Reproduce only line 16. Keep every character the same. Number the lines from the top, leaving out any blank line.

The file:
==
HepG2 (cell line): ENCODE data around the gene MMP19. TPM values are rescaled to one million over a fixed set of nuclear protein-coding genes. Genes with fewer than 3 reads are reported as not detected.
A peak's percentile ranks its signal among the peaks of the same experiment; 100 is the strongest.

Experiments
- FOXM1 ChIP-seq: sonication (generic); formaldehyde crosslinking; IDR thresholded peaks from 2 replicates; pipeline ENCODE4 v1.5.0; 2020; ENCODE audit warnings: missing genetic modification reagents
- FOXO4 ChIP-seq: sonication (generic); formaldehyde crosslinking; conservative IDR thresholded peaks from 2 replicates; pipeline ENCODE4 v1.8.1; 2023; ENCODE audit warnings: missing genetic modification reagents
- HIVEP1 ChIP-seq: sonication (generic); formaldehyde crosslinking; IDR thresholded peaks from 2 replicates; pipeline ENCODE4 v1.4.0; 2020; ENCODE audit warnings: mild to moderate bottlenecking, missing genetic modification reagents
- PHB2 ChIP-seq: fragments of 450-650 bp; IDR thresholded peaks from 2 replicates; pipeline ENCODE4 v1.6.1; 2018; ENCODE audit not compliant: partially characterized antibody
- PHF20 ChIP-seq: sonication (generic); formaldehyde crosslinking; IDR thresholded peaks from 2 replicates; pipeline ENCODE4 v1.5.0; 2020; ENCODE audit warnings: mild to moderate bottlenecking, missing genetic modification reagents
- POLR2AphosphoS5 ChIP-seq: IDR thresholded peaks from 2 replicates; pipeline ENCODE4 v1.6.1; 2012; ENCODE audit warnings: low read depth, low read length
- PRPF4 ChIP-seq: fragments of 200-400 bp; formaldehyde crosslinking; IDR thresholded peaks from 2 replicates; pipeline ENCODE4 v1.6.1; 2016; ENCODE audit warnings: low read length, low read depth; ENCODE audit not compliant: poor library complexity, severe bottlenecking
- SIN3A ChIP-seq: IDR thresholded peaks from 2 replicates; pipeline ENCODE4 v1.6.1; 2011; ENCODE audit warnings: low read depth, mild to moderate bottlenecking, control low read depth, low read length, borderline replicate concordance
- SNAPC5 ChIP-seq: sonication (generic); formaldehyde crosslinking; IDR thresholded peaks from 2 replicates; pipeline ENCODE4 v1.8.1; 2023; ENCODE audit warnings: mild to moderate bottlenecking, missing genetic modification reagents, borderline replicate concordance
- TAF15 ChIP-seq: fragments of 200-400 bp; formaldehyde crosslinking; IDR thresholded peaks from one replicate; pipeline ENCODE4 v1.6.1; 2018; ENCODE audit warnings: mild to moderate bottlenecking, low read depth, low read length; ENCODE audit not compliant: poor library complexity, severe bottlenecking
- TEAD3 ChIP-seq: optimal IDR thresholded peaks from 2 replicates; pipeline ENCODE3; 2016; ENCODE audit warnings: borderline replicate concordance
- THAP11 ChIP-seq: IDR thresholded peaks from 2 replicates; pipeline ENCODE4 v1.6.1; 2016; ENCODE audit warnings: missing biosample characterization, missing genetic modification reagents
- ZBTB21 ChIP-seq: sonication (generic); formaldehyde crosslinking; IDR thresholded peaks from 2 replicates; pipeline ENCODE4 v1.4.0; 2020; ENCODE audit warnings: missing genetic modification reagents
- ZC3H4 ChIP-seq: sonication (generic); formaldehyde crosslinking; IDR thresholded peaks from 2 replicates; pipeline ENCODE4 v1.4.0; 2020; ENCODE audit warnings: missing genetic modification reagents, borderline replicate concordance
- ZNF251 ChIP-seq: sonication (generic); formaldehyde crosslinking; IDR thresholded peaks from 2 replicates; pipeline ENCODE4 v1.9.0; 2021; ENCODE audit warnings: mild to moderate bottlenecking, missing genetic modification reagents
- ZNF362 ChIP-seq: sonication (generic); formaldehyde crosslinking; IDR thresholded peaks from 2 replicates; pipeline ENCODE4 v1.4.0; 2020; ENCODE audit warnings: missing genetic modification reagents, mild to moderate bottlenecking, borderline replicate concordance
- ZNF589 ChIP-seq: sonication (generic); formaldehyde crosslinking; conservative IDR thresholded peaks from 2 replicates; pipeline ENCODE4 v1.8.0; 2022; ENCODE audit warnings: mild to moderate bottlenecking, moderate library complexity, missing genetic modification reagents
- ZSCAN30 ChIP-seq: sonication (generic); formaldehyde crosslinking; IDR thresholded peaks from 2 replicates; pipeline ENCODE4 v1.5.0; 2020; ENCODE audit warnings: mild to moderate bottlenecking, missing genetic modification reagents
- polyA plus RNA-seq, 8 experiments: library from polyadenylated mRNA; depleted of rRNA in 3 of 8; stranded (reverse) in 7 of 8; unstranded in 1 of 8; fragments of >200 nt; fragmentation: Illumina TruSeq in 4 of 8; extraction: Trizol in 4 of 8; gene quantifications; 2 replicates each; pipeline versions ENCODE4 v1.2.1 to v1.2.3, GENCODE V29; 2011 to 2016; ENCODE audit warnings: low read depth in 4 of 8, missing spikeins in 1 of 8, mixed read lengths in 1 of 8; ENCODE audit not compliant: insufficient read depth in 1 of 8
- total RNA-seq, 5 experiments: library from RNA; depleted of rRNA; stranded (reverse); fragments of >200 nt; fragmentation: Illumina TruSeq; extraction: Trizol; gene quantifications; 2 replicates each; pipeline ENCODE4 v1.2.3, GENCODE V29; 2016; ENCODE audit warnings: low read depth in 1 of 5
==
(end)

- ZBTB21 ChIP-seq: sonication (generic); formaldehyde crosslinking; IDR thresholded peaks from 2 replicates; pipeline ENCODE4 v1.4.0; 2020; ENCODE audit warnings: missing genetic modification reagents